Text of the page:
Corporate Governance

Corporate Governance and Exec Compensation 2021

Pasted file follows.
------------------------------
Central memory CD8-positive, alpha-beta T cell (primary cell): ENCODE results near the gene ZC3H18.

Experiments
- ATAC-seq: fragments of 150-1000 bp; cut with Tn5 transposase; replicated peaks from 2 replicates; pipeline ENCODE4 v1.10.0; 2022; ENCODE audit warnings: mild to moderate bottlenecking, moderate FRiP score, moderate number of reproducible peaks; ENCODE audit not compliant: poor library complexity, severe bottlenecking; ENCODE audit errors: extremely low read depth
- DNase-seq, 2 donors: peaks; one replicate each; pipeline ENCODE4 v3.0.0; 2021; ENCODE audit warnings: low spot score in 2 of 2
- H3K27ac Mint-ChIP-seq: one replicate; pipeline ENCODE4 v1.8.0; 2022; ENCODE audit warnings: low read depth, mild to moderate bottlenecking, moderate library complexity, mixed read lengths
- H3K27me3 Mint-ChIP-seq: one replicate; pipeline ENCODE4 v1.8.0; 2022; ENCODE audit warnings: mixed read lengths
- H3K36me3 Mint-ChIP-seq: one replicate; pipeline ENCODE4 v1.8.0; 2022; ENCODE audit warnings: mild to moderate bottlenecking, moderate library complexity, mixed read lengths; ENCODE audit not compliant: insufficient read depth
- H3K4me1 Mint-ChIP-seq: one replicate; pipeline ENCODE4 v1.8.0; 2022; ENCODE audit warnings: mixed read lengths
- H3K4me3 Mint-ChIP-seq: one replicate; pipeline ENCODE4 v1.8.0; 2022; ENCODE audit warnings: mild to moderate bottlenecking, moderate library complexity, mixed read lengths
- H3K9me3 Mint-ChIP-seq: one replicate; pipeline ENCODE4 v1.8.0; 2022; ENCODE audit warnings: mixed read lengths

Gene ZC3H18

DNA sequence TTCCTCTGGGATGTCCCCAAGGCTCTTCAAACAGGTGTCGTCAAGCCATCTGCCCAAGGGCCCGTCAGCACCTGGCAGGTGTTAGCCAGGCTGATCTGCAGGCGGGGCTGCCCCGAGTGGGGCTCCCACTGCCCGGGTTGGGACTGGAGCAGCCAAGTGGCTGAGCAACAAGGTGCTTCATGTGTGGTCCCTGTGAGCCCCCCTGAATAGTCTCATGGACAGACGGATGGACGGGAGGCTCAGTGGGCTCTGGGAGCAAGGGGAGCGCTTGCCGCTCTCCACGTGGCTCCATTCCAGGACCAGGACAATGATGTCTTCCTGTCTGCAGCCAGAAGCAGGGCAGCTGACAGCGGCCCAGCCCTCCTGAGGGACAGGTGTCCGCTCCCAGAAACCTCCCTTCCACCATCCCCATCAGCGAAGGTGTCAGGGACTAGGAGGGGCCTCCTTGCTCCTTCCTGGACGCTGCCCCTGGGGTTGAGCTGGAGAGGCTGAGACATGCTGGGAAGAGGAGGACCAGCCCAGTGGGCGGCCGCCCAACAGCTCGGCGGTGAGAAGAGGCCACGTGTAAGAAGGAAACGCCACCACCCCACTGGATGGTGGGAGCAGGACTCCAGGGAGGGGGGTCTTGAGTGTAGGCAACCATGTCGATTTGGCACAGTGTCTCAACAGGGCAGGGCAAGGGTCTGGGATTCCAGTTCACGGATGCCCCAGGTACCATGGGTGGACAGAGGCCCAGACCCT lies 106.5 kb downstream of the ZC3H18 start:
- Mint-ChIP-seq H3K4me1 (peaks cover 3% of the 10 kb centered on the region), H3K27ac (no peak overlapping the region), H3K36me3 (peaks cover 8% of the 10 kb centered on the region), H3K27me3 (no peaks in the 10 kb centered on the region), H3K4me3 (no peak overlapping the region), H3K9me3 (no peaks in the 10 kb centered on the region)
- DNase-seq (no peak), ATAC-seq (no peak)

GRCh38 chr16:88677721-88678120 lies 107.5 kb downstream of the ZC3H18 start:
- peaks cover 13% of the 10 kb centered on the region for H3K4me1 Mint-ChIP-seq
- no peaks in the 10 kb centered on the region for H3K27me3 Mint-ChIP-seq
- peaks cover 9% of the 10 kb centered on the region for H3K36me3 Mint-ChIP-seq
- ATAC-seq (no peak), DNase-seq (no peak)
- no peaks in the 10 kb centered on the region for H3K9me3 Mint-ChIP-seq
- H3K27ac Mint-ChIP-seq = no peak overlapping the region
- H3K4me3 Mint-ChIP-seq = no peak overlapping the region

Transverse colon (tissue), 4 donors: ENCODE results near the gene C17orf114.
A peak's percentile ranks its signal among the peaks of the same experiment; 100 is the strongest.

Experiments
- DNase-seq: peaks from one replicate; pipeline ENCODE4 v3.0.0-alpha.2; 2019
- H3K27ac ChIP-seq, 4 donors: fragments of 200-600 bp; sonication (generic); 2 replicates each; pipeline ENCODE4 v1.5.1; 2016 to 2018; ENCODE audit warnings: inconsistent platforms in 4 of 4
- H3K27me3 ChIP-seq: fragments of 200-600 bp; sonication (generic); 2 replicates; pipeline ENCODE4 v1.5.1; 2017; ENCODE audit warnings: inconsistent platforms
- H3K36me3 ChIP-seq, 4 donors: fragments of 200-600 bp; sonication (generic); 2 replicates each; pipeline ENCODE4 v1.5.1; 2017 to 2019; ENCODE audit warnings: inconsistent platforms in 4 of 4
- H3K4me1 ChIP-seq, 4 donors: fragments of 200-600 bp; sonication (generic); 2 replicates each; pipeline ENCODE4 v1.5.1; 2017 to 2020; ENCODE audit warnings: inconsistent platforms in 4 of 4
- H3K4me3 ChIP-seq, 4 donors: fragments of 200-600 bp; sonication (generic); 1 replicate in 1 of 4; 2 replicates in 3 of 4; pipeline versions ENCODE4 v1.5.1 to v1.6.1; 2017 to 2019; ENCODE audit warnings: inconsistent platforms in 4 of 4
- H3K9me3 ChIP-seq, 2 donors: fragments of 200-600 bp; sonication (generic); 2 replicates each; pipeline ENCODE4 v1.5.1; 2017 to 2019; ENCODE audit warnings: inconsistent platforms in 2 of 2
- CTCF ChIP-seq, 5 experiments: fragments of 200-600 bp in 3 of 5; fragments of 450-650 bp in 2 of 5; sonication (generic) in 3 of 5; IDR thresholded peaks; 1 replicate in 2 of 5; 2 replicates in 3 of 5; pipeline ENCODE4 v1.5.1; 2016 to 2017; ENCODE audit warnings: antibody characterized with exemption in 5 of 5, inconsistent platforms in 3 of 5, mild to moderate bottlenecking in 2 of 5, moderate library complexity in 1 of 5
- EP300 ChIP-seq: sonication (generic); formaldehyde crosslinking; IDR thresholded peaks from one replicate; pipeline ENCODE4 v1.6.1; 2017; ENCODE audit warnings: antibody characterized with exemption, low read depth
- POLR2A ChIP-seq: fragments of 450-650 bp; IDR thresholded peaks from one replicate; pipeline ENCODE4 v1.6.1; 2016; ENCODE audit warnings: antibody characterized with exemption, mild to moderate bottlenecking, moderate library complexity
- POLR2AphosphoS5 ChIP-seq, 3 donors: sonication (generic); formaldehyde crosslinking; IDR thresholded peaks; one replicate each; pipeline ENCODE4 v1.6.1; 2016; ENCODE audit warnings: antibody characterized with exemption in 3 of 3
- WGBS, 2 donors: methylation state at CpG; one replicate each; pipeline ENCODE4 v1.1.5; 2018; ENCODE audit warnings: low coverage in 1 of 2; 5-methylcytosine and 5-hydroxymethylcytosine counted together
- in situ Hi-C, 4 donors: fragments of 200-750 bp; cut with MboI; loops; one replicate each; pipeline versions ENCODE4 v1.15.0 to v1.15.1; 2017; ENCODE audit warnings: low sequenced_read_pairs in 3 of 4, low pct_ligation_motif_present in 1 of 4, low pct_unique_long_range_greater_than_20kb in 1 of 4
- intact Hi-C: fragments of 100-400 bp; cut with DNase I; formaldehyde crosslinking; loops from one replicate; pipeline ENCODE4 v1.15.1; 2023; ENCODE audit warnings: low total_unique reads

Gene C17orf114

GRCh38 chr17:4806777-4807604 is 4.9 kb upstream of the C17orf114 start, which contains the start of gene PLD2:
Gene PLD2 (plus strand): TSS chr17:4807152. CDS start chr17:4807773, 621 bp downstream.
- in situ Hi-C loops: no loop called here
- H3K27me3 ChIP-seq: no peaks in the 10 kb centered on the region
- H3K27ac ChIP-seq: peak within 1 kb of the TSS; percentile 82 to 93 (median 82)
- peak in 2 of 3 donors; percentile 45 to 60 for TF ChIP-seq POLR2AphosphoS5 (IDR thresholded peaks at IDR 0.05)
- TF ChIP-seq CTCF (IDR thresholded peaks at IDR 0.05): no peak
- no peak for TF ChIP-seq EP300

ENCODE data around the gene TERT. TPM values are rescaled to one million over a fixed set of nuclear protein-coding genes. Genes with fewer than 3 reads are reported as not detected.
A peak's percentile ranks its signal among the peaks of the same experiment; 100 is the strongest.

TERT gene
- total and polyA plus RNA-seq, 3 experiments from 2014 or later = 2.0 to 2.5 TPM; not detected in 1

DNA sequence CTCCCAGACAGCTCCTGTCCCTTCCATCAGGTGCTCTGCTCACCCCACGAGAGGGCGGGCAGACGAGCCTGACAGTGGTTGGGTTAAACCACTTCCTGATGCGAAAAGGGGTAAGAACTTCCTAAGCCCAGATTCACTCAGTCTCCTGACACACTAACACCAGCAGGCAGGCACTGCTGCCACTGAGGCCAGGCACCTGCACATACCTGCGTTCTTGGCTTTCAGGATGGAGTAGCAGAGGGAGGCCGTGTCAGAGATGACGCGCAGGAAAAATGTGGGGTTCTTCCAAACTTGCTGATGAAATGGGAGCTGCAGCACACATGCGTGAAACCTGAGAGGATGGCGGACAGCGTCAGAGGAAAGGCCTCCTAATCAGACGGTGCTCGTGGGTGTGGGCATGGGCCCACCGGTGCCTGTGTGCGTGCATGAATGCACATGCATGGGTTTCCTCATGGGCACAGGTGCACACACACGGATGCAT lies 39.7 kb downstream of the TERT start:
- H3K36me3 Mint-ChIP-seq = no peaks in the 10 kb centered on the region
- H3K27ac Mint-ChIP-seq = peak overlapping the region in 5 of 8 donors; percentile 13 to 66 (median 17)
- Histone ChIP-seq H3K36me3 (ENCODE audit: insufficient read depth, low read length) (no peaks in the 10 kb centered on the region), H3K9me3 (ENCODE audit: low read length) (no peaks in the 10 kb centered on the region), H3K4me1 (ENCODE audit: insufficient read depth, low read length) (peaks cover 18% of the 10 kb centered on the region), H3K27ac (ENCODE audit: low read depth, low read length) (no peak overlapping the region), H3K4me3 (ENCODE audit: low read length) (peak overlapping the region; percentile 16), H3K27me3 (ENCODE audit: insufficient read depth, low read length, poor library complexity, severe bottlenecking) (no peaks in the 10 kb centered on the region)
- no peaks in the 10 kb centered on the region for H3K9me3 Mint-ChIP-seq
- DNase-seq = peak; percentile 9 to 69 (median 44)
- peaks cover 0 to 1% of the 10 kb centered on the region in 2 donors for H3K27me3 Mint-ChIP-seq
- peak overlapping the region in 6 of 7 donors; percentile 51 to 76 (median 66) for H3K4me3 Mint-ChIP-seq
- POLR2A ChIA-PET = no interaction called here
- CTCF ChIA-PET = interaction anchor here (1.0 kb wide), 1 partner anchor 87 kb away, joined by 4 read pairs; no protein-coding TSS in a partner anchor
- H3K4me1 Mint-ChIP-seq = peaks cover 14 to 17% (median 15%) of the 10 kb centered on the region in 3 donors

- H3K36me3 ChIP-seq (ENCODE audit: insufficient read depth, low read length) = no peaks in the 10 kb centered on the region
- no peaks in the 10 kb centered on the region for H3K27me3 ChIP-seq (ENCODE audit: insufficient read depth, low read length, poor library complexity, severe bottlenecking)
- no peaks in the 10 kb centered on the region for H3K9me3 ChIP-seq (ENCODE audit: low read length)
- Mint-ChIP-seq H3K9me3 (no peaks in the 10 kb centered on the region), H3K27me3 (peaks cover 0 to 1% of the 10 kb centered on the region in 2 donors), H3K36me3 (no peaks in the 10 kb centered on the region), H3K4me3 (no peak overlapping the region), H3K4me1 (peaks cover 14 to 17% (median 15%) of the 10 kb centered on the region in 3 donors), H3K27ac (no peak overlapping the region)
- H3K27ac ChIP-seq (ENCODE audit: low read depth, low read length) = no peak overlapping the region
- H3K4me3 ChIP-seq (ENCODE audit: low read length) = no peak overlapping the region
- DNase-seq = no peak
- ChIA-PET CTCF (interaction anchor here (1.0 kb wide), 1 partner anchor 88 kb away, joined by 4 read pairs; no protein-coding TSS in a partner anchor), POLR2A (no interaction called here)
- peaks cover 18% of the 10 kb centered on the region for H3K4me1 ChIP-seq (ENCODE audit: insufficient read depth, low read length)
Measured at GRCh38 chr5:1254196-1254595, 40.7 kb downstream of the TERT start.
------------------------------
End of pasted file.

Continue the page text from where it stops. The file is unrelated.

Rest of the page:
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Shearman & Sterling LLP Cybersecurity | 14 Cybersecurity | 14 Shearman & Sterling LLP WHAT SHOULD THE BOARD AND MANAGEMENT BE DOING NOW? Review Periodic Disclosures Most companies have heard the SEC on disclosure and know what the SEC expects companies to describe related to cybersecurity risks, the costs associated with prevention and the possibility of a cybersecurity event happening. No company should be expected to provide the details of any cybersecurity event to the extent that it becomes vulnerable to new attacks, but the SEC expects transparency about a company's cybersecurity history. Disclosure about hypothetical risks when the risk has happened is a ripe target for review and potential enforcement by the SEC. With the renewed focus on cybersecurity, it is advisable to review disclosures now. Disclosure Controls and Procedures The recent SEC enforcement actions reaffirm the importance of ensuring that a company's disclosure committee is directly connected to those responsible for evaluating and reporting on cybersecurity risks, incidents and events. The escalation procedures within a company's information security department should be reviewed to ensure that they require reporting to a disclosure committee representative when incidents occur and on an ongoing basis as the scope and cause of the incident is investigated and understood. Companies should train and test to make sure this information sharing is happening. The SEC has made it clear that establishing these processes and procedures is important. Take Care When Disclosing the Occurrence of a Cyber Incident The recent Pearson matter makes it clear that the SEC will scrutinize more than just the timing of disclosures related to a cybersecurity incident. The SEC will also look closely at what a company says about an actual cyberattack to ensure that it is not misstating or omitting material information. There will likely be strong pressure from a number of internal stakeholders to downplay the incident by limiting the description of what happened, including, for example, the extent of the data that may have been compromised, and to use strong words to reassure investors, customers, business partners and employees that the company has robust cybersecurity controls in place. Be aware that the SEC is reading these statements too. The SEC may take the view that an overly assertive statement about the rigor of existing cybersecurity protections may be inconsistent with the occurrence of the event in question. Cyber Expertise on the Board Consider how the company will respond if the SEC mandates disclosure related to the cybersecurity expertise on the board. The anticipated rulemaking from the SEC will likely propose a disclosure requirement in the proxy statement that asks companies to disclose what board committee oversees cybersecurity and whether the board has cybersecurity expertise and, if not, how the board obtains this expertise. For some companies, affirmatively disclosing that the board does not have or is not seeking to add this expertise may not be practical. Insider Trading Review your insider trading policy to ensure that cybersecurity incidents are specifically identified. Additionally, ensure that a process is in place whereby those with the responsibility for establishing trading blackout periods are promptly informed of the occurrence of a cybersecurity event or incident.

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